Paintings, Poetry, and a Pink Dumpster
My Day at the Rosewood Art and Music Festival
It is Saturday, September 30th. I follow the pulse of rock music jumbled with noon traffic in search of the seventh annual Rosewood Art & Music Festival. I find it tucked in a large parking lot between the Shandon neighborhood and bustling Rosewood Drive. It is a prime location in metropolitan Columbia, but a little hidden from plain sight. At the Apollo Stage on one side of the parking lot, a woman with a baby wrapped in a sling rhythmically recites her original poetry. Faint vibrations of indie folk music from the Dionysus stage ripple across the other side of the lot. From ten in the morning to ten in the evening, local musicians and poets of all genres step on both stages to share their talents and passions.
Identical white canopy tents bend slightly in the breeze, but underneath their domed tops lies an astounding variety of work from local artists. There are painters, sculptors, photographers, graphic designers, potters, publishers, jewelers; all hoping to showcase and sell their unique pieces. Many have even submitted their best work to be judged in the juried show. Devon Corley of Pickens County exhibits string instruments he constructed out of decorative cigar boxes. Melissa Herring from Columbia proudly displays her hand built pottery with jewel-toned glazes. The swirling, mystical trees in Brian Heckman’s paintings gain a lot of attention from visitors. Artists mingle and discuss each other's work, praising the laidback, creative atmosphere of the festival.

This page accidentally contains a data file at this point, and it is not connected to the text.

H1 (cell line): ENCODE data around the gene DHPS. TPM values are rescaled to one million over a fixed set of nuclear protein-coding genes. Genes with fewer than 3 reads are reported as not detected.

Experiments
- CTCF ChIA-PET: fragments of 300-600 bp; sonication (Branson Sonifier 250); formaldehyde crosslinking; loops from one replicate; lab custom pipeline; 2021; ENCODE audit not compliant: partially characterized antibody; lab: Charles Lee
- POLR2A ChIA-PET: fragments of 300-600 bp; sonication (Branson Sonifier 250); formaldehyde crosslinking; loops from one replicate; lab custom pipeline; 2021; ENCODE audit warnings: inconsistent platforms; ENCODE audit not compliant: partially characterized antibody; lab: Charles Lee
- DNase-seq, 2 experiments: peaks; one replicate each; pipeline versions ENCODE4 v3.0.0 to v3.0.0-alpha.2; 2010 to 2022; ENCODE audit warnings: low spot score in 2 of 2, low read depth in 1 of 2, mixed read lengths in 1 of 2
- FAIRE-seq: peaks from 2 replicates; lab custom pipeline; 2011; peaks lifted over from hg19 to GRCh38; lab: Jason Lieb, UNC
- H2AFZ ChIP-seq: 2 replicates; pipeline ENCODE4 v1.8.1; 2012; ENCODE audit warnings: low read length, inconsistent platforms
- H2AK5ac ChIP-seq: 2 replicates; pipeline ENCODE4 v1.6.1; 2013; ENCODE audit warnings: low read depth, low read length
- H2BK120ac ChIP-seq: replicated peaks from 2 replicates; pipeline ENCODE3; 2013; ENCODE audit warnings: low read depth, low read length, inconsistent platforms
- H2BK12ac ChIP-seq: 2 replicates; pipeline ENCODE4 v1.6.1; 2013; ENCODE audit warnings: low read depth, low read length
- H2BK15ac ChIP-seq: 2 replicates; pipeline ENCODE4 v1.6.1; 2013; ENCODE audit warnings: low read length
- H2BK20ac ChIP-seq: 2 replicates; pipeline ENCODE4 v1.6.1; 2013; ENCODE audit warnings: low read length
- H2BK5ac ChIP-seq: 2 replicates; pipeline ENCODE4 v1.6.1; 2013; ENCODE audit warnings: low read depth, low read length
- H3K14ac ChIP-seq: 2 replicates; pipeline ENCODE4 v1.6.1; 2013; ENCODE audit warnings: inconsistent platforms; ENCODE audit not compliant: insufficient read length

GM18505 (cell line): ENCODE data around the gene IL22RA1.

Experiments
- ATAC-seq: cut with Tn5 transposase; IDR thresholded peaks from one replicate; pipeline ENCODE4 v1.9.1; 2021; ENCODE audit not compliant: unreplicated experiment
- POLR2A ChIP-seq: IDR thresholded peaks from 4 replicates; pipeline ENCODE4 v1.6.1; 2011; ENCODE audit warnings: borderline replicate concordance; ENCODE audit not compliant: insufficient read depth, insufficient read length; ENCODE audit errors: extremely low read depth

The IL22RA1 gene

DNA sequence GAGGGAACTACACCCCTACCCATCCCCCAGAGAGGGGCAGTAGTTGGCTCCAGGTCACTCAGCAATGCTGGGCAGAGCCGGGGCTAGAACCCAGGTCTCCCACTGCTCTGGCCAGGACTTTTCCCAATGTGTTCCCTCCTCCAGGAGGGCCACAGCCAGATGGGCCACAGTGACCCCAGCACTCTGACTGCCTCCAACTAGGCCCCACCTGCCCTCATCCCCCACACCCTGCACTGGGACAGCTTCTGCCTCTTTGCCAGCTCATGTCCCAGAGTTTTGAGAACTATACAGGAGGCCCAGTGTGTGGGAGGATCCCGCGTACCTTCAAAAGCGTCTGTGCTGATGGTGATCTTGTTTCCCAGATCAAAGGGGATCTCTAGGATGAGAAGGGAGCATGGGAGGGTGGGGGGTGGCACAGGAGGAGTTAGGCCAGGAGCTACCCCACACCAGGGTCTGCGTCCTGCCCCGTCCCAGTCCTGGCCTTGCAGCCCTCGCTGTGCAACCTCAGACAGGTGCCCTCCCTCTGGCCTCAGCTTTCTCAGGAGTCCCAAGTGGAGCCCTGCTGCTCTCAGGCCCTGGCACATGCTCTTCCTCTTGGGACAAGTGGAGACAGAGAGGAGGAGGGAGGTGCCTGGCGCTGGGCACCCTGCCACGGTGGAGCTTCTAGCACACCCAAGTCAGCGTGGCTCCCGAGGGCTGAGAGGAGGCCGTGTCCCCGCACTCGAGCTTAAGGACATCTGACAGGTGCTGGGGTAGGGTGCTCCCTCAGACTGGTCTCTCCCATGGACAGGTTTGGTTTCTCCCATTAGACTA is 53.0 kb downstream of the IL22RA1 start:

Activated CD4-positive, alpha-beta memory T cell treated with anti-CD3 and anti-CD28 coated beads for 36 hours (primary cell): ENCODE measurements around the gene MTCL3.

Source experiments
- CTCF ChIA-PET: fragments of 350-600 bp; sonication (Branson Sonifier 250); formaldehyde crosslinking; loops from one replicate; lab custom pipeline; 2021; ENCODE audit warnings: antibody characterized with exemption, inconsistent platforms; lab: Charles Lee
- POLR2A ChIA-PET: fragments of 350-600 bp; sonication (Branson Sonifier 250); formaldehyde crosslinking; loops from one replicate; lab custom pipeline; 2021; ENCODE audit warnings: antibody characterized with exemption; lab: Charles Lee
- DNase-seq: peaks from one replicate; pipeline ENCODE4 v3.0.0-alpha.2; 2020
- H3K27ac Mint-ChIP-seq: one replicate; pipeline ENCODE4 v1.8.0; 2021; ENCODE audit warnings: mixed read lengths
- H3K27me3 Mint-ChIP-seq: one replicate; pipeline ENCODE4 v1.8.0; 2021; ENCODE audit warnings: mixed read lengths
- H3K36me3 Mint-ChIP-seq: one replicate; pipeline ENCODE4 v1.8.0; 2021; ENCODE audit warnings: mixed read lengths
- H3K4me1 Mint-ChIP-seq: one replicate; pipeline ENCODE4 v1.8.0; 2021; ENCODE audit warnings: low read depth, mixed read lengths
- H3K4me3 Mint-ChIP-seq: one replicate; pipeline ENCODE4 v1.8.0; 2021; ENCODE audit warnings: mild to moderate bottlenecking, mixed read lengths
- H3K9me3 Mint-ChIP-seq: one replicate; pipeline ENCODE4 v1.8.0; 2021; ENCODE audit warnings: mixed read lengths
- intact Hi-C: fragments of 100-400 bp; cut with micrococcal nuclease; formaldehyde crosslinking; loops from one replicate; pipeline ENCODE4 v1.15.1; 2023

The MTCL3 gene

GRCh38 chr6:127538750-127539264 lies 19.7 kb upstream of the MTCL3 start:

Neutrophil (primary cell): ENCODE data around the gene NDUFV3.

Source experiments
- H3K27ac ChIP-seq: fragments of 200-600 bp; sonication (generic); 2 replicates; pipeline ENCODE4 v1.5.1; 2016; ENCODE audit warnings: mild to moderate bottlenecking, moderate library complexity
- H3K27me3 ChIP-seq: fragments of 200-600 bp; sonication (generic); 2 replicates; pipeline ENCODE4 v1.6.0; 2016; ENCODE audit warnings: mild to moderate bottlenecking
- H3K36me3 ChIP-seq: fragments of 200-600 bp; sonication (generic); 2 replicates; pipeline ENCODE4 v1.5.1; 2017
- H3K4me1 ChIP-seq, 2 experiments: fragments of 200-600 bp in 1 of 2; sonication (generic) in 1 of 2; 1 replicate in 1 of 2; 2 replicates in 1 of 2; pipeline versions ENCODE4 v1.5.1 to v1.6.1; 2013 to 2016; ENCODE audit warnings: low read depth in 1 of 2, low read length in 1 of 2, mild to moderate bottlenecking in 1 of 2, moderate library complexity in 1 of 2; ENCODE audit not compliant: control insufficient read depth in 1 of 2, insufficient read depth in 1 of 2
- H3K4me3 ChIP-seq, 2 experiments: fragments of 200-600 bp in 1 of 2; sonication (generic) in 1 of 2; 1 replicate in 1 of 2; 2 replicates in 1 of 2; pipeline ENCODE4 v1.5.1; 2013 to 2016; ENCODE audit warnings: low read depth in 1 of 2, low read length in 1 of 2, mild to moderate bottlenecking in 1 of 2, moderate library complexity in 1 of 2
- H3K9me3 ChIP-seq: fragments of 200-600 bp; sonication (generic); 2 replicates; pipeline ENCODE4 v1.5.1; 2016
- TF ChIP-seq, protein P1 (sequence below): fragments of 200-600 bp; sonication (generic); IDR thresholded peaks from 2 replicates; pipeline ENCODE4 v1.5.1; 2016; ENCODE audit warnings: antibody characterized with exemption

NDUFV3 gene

Amid the meandering maze of clean, white tents leans an electric Pepto-Bismol pink dumpster, “Paint Me!” dripping in black on each of its sides. Nearby brushes, sponges, and assorted bottles of paint rest on a card table smeared with rainbow colors. Everyone is drawn to this interactive piece: toddlers and their wary parents, men and women, young and old. Everyone wants to make their mark, whether it is their name, vibrant splatters or, in my case, a smiling, golden sun.
I continue to wander around the festival with the growing number of visitors. There is a diverse group of people here: neighborhood families pushing strollers, couples guiding excited dogs on leashes, seasoned and novice artists, and the occasional curious passerby. We share our thoughts about the variety of local art and bob to the music. The Rosewood Art & Music Festival is certainly not on the same scale as Coachella or Artisphere, but it satisfies the growing artistic community in Columbia, SC. By allowing locals to display their one-of-a-kind artistry, this festival supports and enriches the surrounding community. It exudes a certain relaxed intimacy and southern neighborliness that natives love, and you will too.